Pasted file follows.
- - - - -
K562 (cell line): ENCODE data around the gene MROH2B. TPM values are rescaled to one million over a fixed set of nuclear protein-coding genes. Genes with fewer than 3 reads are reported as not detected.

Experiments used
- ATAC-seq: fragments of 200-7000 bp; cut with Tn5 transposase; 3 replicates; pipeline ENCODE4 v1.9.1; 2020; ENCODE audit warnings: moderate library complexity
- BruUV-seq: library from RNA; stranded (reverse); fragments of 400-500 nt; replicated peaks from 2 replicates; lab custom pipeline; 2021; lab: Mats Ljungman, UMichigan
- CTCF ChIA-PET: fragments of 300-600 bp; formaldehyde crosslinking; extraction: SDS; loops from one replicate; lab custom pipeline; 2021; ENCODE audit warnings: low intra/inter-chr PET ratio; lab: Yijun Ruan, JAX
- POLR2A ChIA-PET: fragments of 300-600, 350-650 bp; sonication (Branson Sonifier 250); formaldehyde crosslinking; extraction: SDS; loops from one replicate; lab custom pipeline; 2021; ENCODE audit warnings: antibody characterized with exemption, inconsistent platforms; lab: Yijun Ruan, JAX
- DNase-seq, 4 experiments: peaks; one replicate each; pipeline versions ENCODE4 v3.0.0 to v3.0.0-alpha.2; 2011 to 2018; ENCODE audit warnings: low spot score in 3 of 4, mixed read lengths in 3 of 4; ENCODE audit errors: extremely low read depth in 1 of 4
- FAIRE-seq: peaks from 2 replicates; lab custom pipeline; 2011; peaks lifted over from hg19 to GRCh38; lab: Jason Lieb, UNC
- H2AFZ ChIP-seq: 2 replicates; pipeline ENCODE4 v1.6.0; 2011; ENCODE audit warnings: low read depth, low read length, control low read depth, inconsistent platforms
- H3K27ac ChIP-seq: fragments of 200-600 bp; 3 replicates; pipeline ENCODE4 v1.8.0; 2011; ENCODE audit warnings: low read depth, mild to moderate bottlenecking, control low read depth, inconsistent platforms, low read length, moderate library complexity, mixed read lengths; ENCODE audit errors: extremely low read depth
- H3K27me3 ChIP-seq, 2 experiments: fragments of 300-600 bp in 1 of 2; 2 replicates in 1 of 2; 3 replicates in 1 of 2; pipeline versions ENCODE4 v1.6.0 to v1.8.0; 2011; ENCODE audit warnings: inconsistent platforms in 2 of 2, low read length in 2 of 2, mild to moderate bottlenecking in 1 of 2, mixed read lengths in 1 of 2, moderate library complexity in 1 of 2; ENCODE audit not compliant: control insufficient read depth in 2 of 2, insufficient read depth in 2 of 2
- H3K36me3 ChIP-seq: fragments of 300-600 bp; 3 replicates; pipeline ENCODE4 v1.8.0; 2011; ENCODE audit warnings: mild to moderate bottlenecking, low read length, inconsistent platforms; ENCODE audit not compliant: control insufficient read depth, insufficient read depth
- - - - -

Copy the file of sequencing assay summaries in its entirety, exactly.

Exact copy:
K562 (cell line): ENCODE data around the gene MROH2B. TPM values are rescaled to one million over a fixed set of nuclear protein-coding genes. Genes with fewer than 3 reads are reported as not detected.

Experiments used
- ATAC-seq: fragments of 200-7000 bp; cut with Tn5 transposase; 3 replicates; pipeline ENCODE4 v1.9.1; 2020; ENCODE audit warnings: moderate library complexity
- BruUV-seq: library from RNA; stranded (reverse); fragments of 400-500 nt; replicated peaks from 2 replicates; lab custom pipeline; 2021; lab: Mats Ljungman, UMichigan
- CTCF ChIA-PET: fragments of 300-600 bp; formaldehyde crosslinking; extraction: SDS; loops from one replicate; lab custom pipeline; 2021; ENCODE audit warnings: low intra/inter-chr PET ratio; lab: Yijun Ruan, JAX
- POLR2A ChIA-PET: fragments of 300-600, 350-650 bp; sonication (Branson Sonifier 250); formaldehyde crosslinking; extraction: SDS; loops from one replicate; lab custom pipeline; 2021; ENCODE audit warnings: antibody characterized with exemption, inconsistent platforms; lab: Yijun Ruan, JAX
- DNase-seq, 4 experiments: peaks; one replicate each; pipeline versions ENCODE4 v3.0.0 to v3.0.0-alpha.2; 2011 to 2018; ENCODE audit warnings: low spot score in 3 of 4, mixed read lengths in 3 of 4; ENCODE audit errors: extremely low read depth in 1 of 4
- FAIRE-seq: peaks from 2 replicates; lab custom pipeline; 2011; peaks lifted over from hg19 to GRCh38; lab: Jason Lieb, UNC
- H2AFZ ChIP-seq: 2 replicates; pipeline ENCODE4 v1.6.0; 2011; ENCODE audit warnings: low read depth, low read length, control low read depth, inconsistent platforms
- H3K27ac ChIP-seq: fragments of 200-600 bp; 3 replicates; pipeline ENCODE4 v1.8.0; 2011; ENCODE audit warnings: low read depth, mild to moderate bottlenecking, control low read depth, inconsistent platforms, low read length, moderate library complexity, mixed read lengths; ENCODE audit errors: extremely low read depth
- H3K27me3 ChIP-seq, 2 experiments: fragments of 300-600 bp in 1 of 2; 2 replicates in 1 of 2; 3 replicates in 1 of 2; pipeline versions ENCODE4 v1.6.0 to v1.8.0; 2011; ENCODE audit warnings: inconsistent platforms in 2 of 2, low read length in 2 of 2, mild to moderate bottlenecking in 1 of 2, mixed read lengths in 1 of 2, moderate library complexity in 1 of 2; ENCODE audit not compliant: control insufficient read depth in 2 of 2, insufficient read depth in 2 of 2
- H3K36me3 ChIP-seq: fragments of 300-600 bp; 3 replicates; pipeline ENCODE4 v1.8.0; 2011; ENCODE audit warnings: mild to moderate bottlenecking, low read length, inconsistent platforms; ENCODE audit not compliant: control insufficient read depth, insufficient read depth